Item description for The Life of Father de Smet: Apostle of the Rocky Mountains (1801-1873) by E. Laveille & S. J. Father E. Laveille...
What a story Fr. Pierre De Smet (1801-1873) is mentioned in U.S. history books almost as a footnote, but there was in the mid-19th century America no single person the American Indians trusted as they did this Jesuit Priest. He was \"more powerful than an army\" at a huge treaty conference of U.S. officials and the Western Indian nations near Laramie in 1851, and he was the chief negotiator at another, with the Sioux, in 1868. Impr. 400 pgs, PB
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Studio: TAN Books and Publishers
Est. Packaging Dimensions: Length: 8.5" Width: 5.5" Height: 1.01" Weight: 1.2 lbs.
Release Date Jan 1, 2000
Publisher Tan Books & Publishers
ISBN 0895556669 ISBN13 9780895556660
Availability 120 units. Availability accurate as of Oct 17, 2017 03:10.
Usually ships within one to two business days from La Vergne, TN.
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More About E. Laveille & S. J. Father E. Laveille
Father Eugene Laveille, S.J., was born in 1871 at Val-Saint-Pere, France. He entered the Society of Jesus at the age of twenty, and was ordained a priest in 1904. His lifestyle was regulated by a profound piety and spirit of duty, which led him to strive for perfection in everything he did. In addition to writing his biography on The Life of Father de Smet, S.J., he also wrote several other books about priests. His work on Father de Smet was originally published in 1915 with the Nihil Obstat and Imprimatur. Father Laveille died at Arlon on the fifth of January, 1941.
Reviews - What do customers think about The Life of Father de Smet: Apostle of the Rocky Mountains (1801-1873)?
Inspirational Life of Pioneer Days in America Apr 4, 2008
This is a book I couldn't put down. Father de Smet deserves to be better known for his role in the early pioneer days and conversion of the Native Americans. He was pivotal in quelling the rising tide of war with the Indians, working with the Dept of the Interior, demanding better treatment of the tribes, and asking the government to honor their agreements with them. If Father de Smet had been heeded, the last stand of Custer would have been averted, as he was instrumental in getting Sitting Bull to agree to an early treaty. As for his deprivations - sleeping openly in the mountains and plains, traveling an amount equal to many times around the earth while he cared spiritually and materially for the needs of the many tribes, in hunger and thirst - he counted it but little since his joy in "his children" was great, and the pursuit of souls for Heaven drove him with Divine abandonment. He didn't want honors or an administration job in civilization, but only to be with his Indians, who traveled sometimes for months to reach him and beg him to come back with them to their tribe and teach them about the Great Spirit. This book leaves you wondering why Rome never canonized him, for he was truly a second St. Francis Xavier, and was known as such during his lifetime.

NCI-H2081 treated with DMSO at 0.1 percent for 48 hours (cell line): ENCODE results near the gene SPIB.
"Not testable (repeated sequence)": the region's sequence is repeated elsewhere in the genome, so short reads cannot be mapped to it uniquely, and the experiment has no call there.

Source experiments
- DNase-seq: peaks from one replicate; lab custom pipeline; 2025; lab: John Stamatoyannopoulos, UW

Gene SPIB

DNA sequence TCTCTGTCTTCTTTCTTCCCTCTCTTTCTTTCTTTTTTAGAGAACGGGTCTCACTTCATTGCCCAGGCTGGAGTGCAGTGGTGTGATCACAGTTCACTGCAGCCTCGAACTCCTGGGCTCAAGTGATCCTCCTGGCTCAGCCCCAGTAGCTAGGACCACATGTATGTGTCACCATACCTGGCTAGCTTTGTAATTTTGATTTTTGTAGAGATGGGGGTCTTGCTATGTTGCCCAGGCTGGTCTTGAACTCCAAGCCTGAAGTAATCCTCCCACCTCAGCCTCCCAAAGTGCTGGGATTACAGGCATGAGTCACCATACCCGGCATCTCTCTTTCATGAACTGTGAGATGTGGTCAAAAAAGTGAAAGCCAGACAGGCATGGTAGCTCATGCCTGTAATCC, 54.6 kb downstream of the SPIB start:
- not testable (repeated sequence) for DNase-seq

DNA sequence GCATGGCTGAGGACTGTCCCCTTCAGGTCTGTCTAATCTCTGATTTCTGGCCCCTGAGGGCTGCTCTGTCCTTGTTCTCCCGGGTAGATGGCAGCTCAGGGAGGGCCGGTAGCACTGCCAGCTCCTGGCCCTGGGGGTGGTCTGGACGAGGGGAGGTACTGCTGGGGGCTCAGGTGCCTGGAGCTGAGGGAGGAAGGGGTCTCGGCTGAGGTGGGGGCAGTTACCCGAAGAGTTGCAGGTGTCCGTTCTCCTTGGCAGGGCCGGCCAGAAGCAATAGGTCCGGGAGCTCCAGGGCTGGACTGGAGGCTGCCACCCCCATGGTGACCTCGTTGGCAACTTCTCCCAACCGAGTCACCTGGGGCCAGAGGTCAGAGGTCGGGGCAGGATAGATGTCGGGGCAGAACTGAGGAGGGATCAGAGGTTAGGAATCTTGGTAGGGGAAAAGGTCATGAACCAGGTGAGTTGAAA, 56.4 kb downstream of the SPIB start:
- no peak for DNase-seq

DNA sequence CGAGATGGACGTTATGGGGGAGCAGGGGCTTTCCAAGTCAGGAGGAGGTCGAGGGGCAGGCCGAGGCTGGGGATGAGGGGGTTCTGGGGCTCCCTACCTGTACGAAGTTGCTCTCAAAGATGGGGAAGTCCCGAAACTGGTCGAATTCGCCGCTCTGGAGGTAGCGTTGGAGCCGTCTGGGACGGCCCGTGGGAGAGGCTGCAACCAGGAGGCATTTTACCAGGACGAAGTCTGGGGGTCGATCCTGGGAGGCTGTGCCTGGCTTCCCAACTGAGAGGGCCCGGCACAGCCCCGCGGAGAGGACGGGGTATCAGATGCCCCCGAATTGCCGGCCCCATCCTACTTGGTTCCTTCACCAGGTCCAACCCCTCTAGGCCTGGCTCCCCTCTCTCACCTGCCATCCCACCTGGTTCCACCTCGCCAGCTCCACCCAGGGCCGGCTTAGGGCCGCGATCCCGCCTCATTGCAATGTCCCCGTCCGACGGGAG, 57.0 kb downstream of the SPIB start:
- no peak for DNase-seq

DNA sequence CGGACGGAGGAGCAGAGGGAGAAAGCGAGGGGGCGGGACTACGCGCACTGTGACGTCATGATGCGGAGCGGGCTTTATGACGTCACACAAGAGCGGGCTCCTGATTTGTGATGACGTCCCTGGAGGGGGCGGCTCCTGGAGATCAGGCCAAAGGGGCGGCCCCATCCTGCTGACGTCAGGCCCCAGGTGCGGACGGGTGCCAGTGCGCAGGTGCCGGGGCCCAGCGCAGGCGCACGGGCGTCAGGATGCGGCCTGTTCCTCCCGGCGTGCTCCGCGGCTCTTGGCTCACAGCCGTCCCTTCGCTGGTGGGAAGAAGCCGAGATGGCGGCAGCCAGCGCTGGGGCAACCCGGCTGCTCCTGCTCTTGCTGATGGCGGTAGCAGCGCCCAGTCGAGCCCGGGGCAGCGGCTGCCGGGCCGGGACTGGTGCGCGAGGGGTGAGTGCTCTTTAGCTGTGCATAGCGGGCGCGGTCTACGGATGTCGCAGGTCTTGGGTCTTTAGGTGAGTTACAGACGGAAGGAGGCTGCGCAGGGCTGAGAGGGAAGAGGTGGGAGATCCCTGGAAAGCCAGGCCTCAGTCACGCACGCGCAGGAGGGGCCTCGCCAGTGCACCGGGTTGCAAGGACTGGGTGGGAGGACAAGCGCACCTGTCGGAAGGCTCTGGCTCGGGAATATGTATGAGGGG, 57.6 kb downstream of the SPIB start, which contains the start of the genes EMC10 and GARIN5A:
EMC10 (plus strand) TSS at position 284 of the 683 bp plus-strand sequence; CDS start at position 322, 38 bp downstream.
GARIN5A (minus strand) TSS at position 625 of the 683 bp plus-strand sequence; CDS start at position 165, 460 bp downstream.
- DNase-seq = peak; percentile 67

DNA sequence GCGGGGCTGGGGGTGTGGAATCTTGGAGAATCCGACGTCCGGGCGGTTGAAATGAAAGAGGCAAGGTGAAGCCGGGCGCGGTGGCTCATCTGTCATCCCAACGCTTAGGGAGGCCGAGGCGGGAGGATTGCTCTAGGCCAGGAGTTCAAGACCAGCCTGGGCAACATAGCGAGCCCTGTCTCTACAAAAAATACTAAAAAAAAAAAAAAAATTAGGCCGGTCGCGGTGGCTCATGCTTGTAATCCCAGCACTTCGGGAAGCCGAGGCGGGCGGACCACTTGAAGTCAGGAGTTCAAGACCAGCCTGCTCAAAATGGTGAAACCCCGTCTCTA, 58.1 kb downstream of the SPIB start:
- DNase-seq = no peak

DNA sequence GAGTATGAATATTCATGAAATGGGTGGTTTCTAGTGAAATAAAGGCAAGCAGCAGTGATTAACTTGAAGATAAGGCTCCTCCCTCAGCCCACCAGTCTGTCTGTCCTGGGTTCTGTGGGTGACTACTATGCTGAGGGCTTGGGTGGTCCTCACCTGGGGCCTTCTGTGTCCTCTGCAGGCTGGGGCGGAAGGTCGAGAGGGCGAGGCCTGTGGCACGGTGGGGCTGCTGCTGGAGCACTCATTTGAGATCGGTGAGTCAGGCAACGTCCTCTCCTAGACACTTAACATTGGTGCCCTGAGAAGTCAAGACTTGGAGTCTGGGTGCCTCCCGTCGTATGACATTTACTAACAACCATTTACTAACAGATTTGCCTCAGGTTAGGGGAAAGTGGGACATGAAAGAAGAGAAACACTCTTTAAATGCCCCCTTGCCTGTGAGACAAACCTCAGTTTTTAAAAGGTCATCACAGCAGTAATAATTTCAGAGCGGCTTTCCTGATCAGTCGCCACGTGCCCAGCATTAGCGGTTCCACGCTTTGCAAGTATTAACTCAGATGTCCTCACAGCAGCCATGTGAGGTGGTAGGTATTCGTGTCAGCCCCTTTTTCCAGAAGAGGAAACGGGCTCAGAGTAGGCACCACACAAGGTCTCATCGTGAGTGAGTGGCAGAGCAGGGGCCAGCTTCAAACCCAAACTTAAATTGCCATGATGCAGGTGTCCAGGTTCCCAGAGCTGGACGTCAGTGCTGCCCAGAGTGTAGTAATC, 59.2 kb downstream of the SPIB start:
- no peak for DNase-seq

Man of Peace Feb 1, 2006
A fascinating read of how one man and a handful of his peers brought civility, harmony and accord between the Indian and white populations of the mid-1800's. That is, until the government and corruptness intervened with their pompous and egotistical methods of disregard and indifference for human life. Many of these nineteenth century bloodbaths on both sides could have been avoided, or at least minimized, if the government would have allowed Father Pierre De Smet and his companions to follow through with their pacifistic ways. Instead the U. S. military, and thereafter President Grant's bogus "Indian Peace Policy" was initiated. This proved to be a sham. The Indians adored the "Black Robes" and that can not be refuted. Father De Smet was a man of unparalleled accomplishments. Greatness. He was many times sought out for his insight and vision. An absolutely wonderful read.
A great man who should be better known Jan 30, 2003
This biography, penned originally in 1915, is a splendidly written story of an amazingly fruitful life, so full of adventure that one often feels as if they're reading a novel. Over the course of his life, Fr. de Smet travelled nearly 300,000 miles. He braved shipwrecks, blizzards, drought, famine, sectarian strife, hostile tribes, horrible food, sickness and every imaginable hardship for the sake of the Gospel. Especially dear to his heart were the Indians of the Plains and Rocky Mountains--the Flatheads, Kalispels, Coeur d'Alenes, Pend d'Oreilles, Sioux, and many others. By the end of his life, he had baptized thousands of people, brought succor to the afflicted, food to the hungry, and on several occasions was instrumental in bringing peace between warring tribes and the United States.
The book itself is a true pioneer story and reveals a slice of life on the frontier (1823 through 1874) that is rarely seen. As such, it will be of great interest to any student of American history and those who wish to learn more about the great contributions made by those intrepid men of the Jesuit order.
Father de Smet represents everything the Society of Jesus used to be: strong, austere, manly, intelligent, compassionate, courageous, generous, and positively on fire to win souls for Christ. Many of his rather soft brethren of today could learn a lot from his excellent example.